Come midnight tonight, Lyft drivers and passengers in California will have to look elsewhere for on-demand rides.
The San Francisco-based company announced Thursday its decision to stop all ride-hailing operations in the state as soon as this Friday. This decision will only affect riders and drivers in California. Bicycle, car rental, and e-scooter services will continue operating as usual through the Lyft app. Lyft said drivers and riders were notified about the suspension this morning.
The shutdown stems from a legal battle over employee classification. Lyft, along with ride-sharing competitor Uber, is fighting to keep its drivers classified as independent contractors without offering them benefits like sick pay and healthcare. A state law, known AB 5, forces app-based companies with a gig workforce to start treating workers as full-time employees. California filed a lawsuit against Lyft and Uber earlier this year which led to the current Aug. 20 deadline to comply with AB 5.
In a blog post, Lyft wrote about the potential consequences of reclassifying its employees: “This change would also necessitate an overhaul of the entire business model — it’s not a switch that can be flipped overnight.”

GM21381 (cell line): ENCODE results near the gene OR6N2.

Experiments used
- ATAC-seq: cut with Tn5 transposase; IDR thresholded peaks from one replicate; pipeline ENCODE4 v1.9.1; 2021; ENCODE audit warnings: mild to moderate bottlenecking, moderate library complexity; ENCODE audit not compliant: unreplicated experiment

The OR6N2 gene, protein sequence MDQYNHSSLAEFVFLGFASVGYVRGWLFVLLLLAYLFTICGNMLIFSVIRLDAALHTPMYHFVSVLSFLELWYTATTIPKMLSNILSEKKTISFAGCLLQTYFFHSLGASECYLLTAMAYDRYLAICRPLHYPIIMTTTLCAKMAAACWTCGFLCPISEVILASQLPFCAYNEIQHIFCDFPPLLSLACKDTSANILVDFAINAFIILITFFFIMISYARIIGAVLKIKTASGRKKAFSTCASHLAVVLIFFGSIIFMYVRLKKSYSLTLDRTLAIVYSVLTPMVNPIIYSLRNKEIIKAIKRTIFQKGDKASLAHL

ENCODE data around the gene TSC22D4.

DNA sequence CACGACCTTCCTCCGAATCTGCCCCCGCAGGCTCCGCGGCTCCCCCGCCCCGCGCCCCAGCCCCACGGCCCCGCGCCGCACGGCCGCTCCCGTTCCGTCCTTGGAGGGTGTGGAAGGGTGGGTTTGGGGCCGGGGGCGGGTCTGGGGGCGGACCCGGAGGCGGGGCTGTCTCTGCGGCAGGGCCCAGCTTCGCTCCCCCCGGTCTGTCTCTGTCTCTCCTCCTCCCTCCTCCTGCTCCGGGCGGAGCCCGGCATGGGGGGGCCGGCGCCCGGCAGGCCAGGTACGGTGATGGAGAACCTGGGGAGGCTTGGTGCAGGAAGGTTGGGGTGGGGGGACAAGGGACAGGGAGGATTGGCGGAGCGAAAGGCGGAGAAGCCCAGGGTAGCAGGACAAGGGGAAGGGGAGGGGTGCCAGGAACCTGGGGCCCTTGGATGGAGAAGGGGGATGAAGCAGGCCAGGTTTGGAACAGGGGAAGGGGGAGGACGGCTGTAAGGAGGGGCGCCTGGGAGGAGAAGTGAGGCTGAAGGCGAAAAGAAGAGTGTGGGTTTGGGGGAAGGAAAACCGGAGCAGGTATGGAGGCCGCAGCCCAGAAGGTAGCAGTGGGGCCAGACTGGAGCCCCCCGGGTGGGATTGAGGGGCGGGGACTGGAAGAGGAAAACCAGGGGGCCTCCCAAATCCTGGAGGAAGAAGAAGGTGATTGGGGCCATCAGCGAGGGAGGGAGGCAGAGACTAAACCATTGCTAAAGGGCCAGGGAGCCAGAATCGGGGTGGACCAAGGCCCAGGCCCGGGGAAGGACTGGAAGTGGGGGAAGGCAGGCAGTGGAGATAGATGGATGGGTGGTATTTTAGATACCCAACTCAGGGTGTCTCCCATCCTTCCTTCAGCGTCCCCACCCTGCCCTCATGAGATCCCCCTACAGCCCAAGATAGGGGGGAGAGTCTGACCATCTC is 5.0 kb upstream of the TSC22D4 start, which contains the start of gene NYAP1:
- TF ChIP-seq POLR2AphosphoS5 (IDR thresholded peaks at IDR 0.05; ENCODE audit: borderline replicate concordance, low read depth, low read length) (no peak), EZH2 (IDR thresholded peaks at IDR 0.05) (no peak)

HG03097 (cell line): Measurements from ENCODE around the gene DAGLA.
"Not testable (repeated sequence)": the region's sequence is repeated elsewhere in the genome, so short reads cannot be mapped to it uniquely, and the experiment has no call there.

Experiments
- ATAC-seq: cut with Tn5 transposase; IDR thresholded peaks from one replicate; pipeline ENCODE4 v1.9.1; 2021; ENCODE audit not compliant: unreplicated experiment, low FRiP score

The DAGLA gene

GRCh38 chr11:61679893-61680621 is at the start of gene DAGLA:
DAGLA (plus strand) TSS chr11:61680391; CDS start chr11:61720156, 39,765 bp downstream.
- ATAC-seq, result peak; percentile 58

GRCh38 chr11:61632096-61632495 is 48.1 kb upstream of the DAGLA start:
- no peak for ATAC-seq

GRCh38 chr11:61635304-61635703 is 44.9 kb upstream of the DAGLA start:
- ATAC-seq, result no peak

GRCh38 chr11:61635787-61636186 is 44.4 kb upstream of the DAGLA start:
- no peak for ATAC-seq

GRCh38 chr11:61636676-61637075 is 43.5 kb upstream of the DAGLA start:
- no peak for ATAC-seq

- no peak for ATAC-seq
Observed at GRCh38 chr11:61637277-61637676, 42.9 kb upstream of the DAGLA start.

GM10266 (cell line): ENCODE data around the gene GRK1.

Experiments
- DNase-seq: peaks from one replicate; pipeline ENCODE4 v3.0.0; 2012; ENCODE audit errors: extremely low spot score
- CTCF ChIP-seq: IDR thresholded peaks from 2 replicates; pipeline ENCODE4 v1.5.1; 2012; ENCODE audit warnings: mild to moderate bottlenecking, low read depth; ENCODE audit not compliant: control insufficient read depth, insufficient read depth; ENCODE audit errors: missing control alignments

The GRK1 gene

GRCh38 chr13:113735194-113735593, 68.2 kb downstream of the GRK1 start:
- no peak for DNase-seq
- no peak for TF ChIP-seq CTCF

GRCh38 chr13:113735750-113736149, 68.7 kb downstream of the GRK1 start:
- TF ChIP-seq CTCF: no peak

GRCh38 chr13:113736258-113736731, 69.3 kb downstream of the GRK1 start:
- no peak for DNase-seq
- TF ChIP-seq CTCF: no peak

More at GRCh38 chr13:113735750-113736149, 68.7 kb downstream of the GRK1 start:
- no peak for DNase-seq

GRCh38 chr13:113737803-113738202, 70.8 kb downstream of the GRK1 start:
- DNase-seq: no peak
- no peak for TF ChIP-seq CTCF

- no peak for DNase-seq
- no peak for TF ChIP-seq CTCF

Uber hasn’t officially notified its drivers and users about whether it’s moving forward with an impending shutdown in the state, too. But on a recent New York magazine Pivot Schooled podcast episode, Uber CEO Dara Khosrowshahi strongly indicated that the company was likely to suspend operations through at least November.
But don’t despair CA! “We’re going to figure out a way to be in California. We want to be in California.” @dkhos says Uber engineers are “figuring out how we can rebuild this thing” to be on an employer model. Warns there will be fewer drivers and higher-cost rides.
— Sasha Lekach (@sashajol) August 19, 2020
Lyft is also framing its decision as the only option. “We don’t want to suspend operations. We are going to keep up the fight for a benefits model that works for all drivers and our riders,” the blog reads.
Lyft and Uber are backing a state ballot initiative, Prop. 22, that would keep drivers classified as independent workers with some limited benefits.
To protest the move, workers from the driver advocacy group Gig Workers Rising are organizing a rally at Uber headquarters in San Francisco this afternoon. A Gig Workers Rising press release noted that drivers plan to “display a giant, 8 ft inflatable baby outside of Uber HQ to highlight how these ultra-wealthy corporations and their CEOs are choosing to act like petulant children, threatening to ‘take their ball and go home’ if they don’t get their way.”
“This childish behavior is unacceptable,” said Edan Alva, a driver with Gig Workers Rising.